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Zophiel by Maria Gowen Brooks

Produced using page scans from The University of Michigan's Making of America online book collection (http://www.hti.umich.edu/m/moa/)

ZOPHIEL,

A Poem,

By Mrs. Brooks.

------------Forse la sorte F. stanca di me tormentar--_Metastasio._

Boston:

Published by Richardson & Lord.

* * *

J. H. A. Frost, Printer.

1825.

DISTRICT OF MASSACHUSETTS, to wit: District Clerk's Office.

Be it remembered, that on the twelfth day of August, A. D. 1825, in the fiftieth year of the Independence of the United States of America, _Richardson & Lord,_ of the said District, have deposited in this office the Title of a Book, the right whereof they claim as Proprietors, in the words following, _to wit:_

Zophiel, a Poem, by Mrs. Brooks. ----------Forse la sorte E stanca di me tormentar.--_Metastasio._

In conformity to the Act of the Congress of the United States, entitled, "An Act for the encouragement of Learning, by securing the Copies of Maps, Charts and Books, to the Authors and Proprietors of such Copies, during the times therein mentioned:" and also to an Act, entitled, "An Act supplementary to an Act, entitled, An Act for the encouragement of Learning, by securing the Copies of Maps, Charts and Books to the Authors and Proprietors of such Copies during the times therein mentioned; and extending the benefits thereof to the Arts of Designing, Engraving and Etching Historical and other Prints."

JOHN W. DAVIS, Clerk of the District of Massachusetts.

PREFACE.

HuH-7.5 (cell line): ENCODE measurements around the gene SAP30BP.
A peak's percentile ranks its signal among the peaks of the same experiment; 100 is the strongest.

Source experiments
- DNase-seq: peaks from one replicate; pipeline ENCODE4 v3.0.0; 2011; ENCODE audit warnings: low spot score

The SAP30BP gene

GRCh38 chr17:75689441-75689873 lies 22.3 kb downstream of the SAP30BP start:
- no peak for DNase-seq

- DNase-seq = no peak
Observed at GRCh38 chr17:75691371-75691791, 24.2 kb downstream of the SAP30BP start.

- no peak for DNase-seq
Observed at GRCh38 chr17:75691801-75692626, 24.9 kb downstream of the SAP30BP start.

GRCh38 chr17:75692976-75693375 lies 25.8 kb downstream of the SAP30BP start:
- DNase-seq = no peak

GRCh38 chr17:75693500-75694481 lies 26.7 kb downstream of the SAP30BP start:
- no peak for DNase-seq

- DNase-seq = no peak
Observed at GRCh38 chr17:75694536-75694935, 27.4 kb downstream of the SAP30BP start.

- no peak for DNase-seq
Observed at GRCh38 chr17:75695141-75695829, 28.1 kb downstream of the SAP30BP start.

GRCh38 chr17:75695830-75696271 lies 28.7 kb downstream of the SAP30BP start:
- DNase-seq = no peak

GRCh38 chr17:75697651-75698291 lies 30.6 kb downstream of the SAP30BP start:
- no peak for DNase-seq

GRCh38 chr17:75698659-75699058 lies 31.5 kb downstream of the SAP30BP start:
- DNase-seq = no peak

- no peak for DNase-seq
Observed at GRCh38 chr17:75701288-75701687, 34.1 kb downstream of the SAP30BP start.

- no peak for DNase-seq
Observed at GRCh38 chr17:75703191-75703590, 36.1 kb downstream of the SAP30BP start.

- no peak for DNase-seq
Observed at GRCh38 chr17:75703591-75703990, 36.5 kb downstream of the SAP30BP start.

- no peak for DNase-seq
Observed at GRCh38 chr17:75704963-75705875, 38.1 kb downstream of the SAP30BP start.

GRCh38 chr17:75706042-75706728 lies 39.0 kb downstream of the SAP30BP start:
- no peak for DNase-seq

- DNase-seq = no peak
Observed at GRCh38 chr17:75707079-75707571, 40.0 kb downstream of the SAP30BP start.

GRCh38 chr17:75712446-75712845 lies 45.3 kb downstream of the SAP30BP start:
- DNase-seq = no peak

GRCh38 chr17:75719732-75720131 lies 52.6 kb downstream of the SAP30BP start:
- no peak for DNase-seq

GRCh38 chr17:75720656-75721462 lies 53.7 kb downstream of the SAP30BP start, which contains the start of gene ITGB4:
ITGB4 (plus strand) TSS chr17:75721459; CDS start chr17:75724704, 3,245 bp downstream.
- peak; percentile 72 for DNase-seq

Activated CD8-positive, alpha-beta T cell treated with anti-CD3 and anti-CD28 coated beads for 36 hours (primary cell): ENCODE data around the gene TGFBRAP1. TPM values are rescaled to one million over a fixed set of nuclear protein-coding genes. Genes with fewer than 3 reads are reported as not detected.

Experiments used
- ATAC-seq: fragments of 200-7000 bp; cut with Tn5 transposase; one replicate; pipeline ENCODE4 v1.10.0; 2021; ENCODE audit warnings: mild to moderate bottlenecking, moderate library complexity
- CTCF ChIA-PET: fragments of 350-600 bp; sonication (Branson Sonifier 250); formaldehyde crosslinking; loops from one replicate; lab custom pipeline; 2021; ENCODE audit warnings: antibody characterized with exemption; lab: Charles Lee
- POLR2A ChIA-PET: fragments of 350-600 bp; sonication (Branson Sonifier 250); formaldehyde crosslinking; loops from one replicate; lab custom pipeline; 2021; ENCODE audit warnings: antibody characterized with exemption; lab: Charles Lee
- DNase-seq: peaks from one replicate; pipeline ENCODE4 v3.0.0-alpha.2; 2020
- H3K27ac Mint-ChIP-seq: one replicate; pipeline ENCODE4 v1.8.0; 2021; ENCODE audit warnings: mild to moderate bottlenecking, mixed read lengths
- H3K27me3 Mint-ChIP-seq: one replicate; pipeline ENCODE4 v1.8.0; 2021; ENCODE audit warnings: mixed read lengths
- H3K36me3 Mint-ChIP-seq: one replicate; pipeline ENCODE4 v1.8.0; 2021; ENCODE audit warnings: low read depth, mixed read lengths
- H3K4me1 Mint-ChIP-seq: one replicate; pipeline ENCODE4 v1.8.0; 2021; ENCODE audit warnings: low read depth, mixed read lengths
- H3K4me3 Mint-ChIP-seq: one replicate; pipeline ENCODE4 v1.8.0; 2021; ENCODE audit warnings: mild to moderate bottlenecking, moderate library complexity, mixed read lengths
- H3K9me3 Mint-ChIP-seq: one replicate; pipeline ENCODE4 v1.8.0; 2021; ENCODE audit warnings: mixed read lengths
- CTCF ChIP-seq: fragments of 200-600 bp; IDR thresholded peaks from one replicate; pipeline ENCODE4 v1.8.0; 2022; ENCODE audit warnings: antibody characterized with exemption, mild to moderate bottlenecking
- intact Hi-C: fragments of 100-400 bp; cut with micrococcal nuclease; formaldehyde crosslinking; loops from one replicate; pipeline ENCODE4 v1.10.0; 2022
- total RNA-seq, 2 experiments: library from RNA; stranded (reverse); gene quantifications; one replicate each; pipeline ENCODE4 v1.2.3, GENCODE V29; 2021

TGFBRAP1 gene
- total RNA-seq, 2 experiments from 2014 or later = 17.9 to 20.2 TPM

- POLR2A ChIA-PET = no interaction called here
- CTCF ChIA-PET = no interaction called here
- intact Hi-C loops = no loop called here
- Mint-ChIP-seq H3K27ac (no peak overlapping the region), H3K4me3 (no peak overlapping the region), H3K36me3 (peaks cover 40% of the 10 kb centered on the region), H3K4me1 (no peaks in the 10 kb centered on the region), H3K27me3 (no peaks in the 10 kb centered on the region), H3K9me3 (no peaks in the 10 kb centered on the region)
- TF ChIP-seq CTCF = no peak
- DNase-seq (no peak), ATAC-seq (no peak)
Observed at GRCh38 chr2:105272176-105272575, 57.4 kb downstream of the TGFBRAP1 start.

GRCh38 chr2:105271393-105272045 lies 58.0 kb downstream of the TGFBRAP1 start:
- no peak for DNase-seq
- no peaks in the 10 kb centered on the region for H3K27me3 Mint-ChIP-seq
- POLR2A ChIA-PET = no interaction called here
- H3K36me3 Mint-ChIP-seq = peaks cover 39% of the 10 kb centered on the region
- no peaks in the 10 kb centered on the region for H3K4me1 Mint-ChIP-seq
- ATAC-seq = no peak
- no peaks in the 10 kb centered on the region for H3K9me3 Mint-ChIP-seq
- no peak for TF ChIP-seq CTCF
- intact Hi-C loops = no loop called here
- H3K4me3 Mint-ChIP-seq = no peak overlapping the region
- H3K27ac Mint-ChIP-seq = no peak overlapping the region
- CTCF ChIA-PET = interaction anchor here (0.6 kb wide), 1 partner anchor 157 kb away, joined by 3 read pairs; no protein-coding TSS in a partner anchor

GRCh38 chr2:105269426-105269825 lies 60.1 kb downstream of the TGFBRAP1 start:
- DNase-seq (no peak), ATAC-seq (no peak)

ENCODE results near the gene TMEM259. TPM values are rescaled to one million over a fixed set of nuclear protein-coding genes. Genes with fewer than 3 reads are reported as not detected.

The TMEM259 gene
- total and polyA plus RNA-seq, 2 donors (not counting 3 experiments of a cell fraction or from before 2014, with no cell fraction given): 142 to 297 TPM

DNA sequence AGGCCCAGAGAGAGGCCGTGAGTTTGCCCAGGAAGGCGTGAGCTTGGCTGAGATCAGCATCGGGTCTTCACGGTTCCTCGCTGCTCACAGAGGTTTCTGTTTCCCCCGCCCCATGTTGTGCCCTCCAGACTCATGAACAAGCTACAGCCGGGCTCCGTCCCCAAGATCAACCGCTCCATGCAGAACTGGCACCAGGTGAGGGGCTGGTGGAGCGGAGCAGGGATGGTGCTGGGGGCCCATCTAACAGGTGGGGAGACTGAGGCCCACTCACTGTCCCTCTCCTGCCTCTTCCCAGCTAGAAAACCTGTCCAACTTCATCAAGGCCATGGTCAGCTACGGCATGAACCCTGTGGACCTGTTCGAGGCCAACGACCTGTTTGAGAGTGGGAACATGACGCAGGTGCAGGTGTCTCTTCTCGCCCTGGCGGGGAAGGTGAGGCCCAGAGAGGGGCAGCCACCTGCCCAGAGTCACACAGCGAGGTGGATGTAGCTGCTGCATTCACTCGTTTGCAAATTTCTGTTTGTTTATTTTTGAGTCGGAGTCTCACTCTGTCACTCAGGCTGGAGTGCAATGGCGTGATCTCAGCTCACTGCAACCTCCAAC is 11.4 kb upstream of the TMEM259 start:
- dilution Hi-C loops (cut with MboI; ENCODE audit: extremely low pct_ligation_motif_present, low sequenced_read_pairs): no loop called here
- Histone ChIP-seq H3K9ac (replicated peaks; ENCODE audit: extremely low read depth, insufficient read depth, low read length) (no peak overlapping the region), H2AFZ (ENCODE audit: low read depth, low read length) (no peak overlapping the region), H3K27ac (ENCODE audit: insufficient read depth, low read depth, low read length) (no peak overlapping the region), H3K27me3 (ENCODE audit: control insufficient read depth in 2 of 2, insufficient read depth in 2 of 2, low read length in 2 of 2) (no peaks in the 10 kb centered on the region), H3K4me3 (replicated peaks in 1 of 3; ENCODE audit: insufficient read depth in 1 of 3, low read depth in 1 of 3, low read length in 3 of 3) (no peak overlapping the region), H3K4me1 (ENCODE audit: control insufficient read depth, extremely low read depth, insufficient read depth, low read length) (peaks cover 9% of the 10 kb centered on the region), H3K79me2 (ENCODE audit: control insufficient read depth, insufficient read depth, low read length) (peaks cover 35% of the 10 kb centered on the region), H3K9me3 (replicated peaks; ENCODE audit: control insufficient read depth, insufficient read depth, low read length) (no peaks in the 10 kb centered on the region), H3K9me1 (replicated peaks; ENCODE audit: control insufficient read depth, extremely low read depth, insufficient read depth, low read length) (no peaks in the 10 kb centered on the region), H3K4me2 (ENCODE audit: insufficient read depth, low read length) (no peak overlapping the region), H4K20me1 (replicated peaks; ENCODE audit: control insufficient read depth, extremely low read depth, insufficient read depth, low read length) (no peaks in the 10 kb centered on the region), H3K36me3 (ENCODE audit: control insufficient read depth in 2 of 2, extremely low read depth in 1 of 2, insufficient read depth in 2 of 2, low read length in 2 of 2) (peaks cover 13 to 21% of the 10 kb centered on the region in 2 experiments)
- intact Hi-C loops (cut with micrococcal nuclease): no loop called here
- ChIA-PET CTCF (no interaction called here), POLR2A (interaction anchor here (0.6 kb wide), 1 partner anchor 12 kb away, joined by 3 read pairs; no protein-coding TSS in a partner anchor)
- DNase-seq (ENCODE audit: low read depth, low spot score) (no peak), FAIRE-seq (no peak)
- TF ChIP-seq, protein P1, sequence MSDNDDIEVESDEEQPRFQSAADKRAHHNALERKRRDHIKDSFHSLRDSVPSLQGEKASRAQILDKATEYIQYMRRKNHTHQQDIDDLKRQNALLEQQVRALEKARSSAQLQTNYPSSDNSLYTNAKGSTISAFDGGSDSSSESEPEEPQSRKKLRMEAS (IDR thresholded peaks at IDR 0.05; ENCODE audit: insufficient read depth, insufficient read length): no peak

Wishing to make a continued effort, in an art which, though almost in secret, has been adored and assiduously cultivated from earliest infancy, it was my intention to have chosen some incident from Pagan history, as the foundation of my contemplated poem. But, looking over the Jewish annals, I was induced to select for my purpose, one of their well-known stories which besides its extreme beauty, seemed to open an extensive field for the imagination which might therein avail itself not only of important and elevated truths but pleasing and popular superstitions.

Having finished one Canto I left the United States for the West Indies in the hope of being able to sail thence for Great Britain, where I might submit what I had done to the candour of some able writer; publish it, if thought expedient; and obtain advice and materials for the improvement and prosecution of my work. But as events have transpired to frustrate that intention I have endeavored to make it as perfect, as with the means I have access to, is possible.

It is, now, far beneath what might have been done, under the influence of more decided hopes and more auspicious circumstances. Yet, as it is, I am induced to place it before the public, with that anxiety which naturally attends the doubtful accomplishment of any favourite object, on the principle that no artist can make the same improvement, or labour with so much pleasure to himself, in private, as when comparing his efforts with those of others, and listening to the opinions of critics and the remarks of connoisseurs. The beauty, though she may view herself, in her mirror, from the ringlets of her hair to the sole of her slipper, and appear most lovely to her own gaze, can never be certain of her power to please until the suffrage of society confirm the opinion formed in seclusion; and "Qu'est ce que la beaute s'elle ne touche pas?"


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